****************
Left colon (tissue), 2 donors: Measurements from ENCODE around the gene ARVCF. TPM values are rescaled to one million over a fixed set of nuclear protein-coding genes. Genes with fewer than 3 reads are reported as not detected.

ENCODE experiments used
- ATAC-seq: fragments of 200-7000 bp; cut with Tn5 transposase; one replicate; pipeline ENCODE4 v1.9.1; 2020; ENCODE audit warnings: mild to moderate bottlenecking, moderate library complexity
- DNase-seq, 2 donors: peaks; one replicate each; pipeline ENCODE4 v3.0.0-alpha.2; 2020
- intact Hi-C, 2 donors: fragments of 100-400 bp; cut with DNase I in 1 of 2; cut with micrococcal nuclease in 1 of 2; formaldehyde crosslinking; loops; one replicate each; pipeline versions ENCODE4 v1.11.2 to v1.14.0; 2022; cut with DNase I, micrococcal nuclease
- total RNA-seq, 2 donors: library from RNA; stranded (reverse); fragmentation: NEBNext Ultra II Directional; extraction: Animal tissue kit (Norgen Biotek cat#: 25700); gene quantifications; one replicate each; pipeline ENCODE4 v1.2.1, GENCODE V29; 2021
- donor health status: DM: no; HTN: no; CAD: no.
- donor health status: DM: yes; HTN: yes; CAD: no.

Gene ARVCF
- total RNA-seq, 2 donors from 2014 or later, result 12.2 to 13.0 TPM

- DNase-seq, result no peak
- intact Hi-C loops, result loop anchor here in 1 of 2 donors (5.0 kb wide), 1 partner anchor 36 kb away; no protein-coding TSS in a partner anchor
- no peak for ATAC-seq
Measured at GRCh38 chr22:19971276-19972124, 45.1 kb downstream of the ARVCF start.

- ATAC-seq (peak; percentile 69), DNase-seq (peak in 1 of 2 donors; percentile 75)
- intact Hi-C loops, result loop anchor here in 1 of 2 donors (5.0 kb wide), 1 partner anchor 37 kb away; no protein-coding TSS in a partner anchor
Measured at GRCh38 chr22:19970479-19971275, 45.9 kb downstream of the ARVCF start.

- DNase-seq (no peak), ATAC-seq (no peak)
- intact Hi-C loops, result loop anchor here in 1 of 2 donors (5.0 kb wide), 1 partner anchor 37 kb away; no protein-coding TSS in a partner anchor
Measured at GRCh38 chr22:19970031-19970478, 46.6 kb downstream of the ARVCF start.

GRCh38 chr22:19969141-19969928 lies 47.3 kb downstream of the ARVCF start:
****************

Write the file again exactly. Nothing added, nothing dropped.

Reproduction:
Left colon (tissue), 2 donors: Measurements from ENCODE around the gene ARVCF. TPM values are rescaled to one million over a fixed set of nuclear protein-coding genes. Genes with fewer than 3 reads are reported as not detected.

ENCODE experiments used
- ATAC-seq: fragments of 200-7000 bp; cut with Tn5 transposase; one replicate; pipeline ENCODE4 v1.9.1; 2020; ENCODE audit warnings: mild to moderate bottlenecking, moderate library complexity
- DNase-seq, 2 donors: peaks; one replicate each; pipeline ENCODE4 v3.0.0-alpha.2; 2020
- intact Hi-C, 2 donors: fragments of 100-400 bp; cut with DNase I in 1 of 2; cut with micrococcal nuclease in 1 of 2; formaldehyde crosslinking; loops; one replicate each; pipeline versions ENCODE4 v1.11.2 to v1.14.0; 2022; cut with DNase I, micrococcal nuclease
- total RNA-seq, 2 donors: library from RNA; stranded (reverse); fragmentation: NEBNext Ultra II Directional; extraction: Animal tissue kit (Norgen Biotek cat#: 25700); gene quantifications; one replicate each; pipeline ENCODE4 v1.2.1, GENCODE V29; 2021
- donor health status: DM: no; HTN: no; CAD: no.
- donor health status: DM: yes; HTN: yes; CAD: no.

Gene ARVCF
- total RNA-seq, 2 donors from 2014 or later, result 12.2 to 13.0 TPM

- DNase-seq, result no peak
- intact Hi-C loops, result loop anchor here in 1 of 2 donors (5.0 kb wide), 1 partner anchor 36 kb away; no protein-coding TSS in a partner anchor
- no peak for ATAC-seq
Measured at GRCh38 chr22:19971276-19972124, 45.1 kb downstream of the ARVCF start.

- ATAC-seq (peak; percentile 69), DNase-seq (peak in 1 of 2 donors; percentile 75)
- intact Hi-C loops, result loop anchor here in 1 of 2 donors (5.0 kb wide), 1 partner anchor 37 kb away; no protein-coding TSS in a partner anchor
Measured at GRCh38 chr22:19970479-19971275, 45.9 kb downstream of the ARVCF start.

- DNase-seq (no peak), ATAC-seq (no peak)
- intact Hi-C loops, result loop anchor here in 1 of 2 donors (5.0 kb wide), 1 partner anchor 37 kb away; no protein-coding TSS in a partner anchor
Measured at GRCh38 chr22:19970031-19970478, 46.6 kb downstream of the ARVCF start.

GRCh38 chr22:19969141-19969928 lies 47.3 kb downstream of the ARVCF start: